The image below is not of the Butterfly walk (though you can see it in “The Butterfly Kiss”), but it gives a feeling of the Woodford walkways and the happy lanterns which are one of the many loving touches at Woodford.
It was at the 2006/2007 Woodford Folk Festival, that I saw the heart-warming documentary “The Butterfly Kiss” at the of the “Spirit of Woodford Film Competition” Finals. It deservedly won first place. The film told the story in particular of Frank Jordan and his great passion for butterflies. One day Frank had an epiphany. He remembered that when he was a child, there were far more butterflies. He remembered how much he had delighted in watching them. Now, it seemed, there were far fewer. Instead of just wishing there were more butterflies, he decided to do something about it. Lots of work had been done over the years at Woodfordia the site of the Woodford Folk Festival, planting particularly for the Richmond Birdwing. Frank along with other butterfly enthusiasts expanded the project to plant a wider range of native, butterfly-attracting plants at the site to provide food for the caterpillars of a range of other butterflies. (This has developed into a last Sunday of the month working bee onsite.)
They planted them throughout the property, but they planted them more densely within The Butterfly Walk- from the festival ticket office to the front gate. The Queensland Folk Federation currently owns 400 hectares of land near the small town of Woodford. It was once a degraded cattle property. It is now referred to as “Woodfordia”, and the landscape is completely transformed. By now 80,000 native trees have been planted, including a native food garden and many butterfly food plants and trees, plus countless possum and other nesting boxes. As Festival Director, Bill Hauritz commented, the festival site is becoming an arboretum for native species of flora and fauna. But that is another story. As Frank lead us along, I realised I hadn’t walked around in this particular part of the festival for five or six years. (The festival site is so large, that that is possible!) I loved seeing the height the trees have now reached. They are now arching more densely over the walkway, to form a rainforest-like canopy. I have been going to Woodford since it began, so I remember it when it had just been bought from the farmer. Each year, like many Woodford patrons and performers, I have made donations towards a tree or two. I have also planted trees in teams at Woodford’s winter-time Tree Planting Festivals, along with my partner and two children, which really fun. We went to perform for children there. Not having planted as many trees as my partner Max, who has planted thousands of trees, I didn’t anticipate the enormous satisfaction it would bring, not only that weekend, but also have as the years have passed.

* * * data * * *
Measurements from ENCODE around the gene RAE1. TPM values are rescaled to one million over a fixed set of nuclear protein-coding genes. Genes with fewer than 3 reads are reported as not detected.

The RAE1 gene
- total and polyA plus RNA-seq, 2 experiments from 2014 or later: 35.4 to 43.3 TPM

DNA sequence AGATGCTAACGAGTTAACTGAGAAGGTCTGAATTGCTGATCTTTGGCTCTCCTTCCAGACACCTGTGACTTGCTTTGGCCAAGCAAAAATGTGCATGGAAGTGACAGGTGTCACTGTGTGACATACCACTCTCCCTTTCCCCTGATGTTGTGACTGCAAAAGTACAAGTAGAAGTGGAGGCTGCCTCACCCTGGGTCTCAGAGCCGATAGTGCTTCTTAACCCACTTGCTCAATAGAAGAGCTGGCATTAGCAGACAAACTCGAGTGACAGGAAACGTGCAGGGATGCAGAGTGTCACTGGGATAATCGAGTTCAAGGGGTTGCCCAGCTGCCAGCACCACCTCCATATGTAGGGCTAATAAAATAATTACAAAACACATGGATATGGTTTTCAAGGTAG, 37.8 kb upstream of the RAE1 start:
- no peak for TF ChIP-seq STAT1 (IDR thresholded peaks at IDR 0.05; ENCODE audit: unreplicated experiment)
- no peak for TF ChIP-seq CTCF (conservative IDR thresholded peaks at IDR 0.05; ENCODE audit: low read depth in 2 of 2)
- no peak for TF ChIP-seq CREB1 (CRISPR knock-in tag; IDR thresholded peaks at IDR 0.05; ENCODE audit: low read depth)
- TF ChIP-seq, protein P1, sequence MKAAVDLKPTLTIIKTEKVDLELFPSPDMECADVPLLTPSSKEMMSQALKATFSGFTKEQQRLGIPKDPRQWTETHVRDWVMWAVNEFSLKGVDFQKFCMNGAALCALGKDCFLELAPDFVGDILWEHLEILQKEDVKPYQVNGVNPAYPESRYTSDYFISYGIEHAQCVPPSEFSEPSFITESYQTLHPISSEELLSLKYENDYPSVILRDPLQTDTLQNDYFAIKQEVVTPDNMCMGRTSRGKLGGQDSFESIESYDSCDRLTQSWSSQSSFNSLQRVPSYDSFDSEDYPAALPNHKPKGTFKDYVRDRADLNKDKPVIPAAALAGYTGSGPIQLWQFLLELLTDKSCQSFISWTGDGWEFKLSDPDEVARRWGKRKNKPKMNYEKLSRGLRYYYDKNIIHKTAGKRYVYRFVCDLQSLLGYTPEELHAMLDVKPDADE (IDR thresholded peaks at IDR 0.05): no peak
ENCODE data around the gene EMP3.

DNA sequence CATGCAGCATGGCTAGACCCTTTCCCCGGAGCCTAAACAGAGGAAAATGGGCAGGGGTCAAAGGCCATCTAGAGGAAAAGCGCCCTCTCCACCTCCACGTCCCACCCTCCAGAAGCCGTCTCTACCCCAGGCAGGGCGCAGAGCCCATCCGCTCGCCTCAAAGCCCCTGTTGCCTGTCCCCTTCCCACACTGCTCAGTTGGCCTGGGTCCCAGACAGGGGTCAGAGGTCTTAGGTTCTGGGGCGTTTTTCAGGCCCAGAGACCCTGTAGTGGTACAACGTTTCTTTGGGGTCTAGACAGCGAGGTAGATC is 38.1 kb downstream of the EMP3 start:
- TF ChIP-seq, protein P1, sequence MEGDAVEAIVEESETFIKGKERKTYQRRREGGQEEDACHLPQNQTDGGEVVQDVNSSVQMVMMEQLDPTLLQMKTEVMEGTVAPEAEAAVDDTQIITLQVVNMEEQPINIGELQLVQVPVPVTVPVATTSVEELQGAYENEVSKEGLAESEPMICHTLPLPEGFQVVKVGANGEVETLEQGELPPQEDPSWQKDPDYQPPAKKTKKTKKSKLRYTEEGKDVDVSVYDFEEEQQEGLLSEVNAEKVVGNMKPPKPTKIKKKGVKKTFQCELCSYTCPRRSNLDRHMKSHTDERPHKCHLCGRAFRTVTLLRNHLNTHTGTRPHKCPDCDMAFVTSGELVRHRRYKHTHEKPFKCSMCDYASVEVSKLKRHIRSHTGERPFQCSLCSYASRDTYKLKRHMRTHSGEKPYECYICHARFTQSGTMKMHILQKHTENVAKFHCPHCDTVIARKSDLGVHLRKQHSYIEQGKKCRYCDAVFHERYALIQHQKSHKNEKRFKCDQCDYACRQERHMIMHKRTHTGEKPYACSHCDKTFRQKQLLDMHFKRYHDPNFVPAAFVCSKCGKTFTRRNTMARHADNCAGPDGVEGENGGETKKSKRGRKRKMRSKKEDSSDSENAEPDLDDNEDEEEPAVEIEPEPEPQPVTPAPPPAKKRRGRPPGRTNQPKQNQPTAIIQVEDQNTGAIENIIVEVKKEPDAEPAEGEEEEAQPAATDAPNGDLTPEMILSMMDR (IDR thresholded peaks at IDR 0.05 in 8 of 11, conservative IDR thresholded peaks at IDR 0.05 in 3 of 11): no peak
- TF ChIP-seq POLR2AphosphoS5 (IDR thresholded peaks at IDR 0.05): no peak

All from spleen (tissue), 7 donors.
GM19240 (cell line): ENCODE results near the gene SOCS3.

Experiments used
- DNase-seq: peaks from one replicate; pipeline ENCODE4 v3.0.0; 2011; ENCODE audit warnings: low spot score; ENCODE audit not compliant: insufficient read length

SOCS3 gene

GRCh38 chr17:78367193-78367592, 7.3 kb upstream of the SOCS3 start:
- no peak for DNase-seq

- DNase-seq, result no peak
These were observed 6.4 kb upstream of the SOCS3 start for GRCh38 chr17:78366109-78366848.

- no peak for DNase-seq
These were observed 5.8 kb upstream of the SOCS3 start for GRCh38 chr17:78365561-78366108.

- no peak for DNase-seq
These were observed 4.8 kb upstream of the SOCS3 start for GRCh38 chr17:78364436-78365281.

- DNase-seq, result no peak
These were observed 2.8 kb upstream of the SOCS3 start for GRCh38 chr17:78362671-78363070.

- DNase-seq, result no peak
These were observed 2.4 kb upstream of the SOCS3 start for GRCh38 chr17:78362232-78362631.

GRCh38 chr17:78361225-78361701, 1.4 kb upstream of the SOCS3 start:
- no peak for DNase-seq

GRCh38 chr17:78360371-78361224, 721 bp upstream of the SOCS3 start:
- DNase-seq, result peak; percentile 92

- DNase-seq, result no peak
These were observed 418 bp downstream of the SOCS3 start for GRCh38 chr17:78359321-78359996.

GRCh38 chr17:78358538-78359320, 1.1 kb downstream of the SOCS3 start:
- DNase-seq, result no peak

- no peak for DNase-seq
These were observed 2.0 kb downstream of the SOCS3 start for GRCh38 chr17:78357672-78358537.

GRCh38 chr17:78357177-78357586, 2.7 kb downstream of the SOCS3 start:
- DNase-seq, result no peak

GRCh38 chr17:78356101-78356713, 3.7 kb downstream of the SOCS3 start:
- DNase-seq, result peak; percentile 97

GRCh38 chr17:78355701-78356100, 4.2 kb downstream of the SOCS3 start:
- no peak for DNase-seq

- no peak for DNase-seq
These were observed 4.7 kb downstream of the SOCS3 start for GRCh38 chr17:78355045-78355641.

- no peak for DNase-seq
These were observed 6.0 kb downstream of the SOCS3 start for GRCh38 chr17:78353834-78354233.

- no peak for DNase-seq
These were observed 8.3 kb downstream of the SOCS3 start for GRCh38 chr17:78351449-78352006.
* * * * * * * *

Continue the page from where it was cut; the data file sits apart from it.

It was lovely not only to see how the trees had grown, but butterflies flitting about, butterfly grubs and their wildly varying cocoons. Even more butterflies are flourishing now than when Lachlan Forsyth made his ‘Butterfly Kiss’ film.
What did I learn at the Butterfly Walk? Well I’ll save that for my next blog post! Click the title here and you can view a short sample of the film “The Butterfly Kiss” and also buy the full video. You can read more about butterfly food for Northern NSW at Daley’s Fruit Tree Nursery website. I have lots of native and exotic fruit trees in my garden bought from Daley’s Nursery. I hope you enjoy your local butterflies wherever you are. If there are not many, perhaps you can encourage them by planting more of their food plants, so you can take a butterfly walk! Many THANKS to Helen Schwencke who checked my posts for accuracy and suggested a few changes which I have made, but I take full responsibility for any details I got wrong. If you are a butterfly enthusiast it would be great to hear your comments!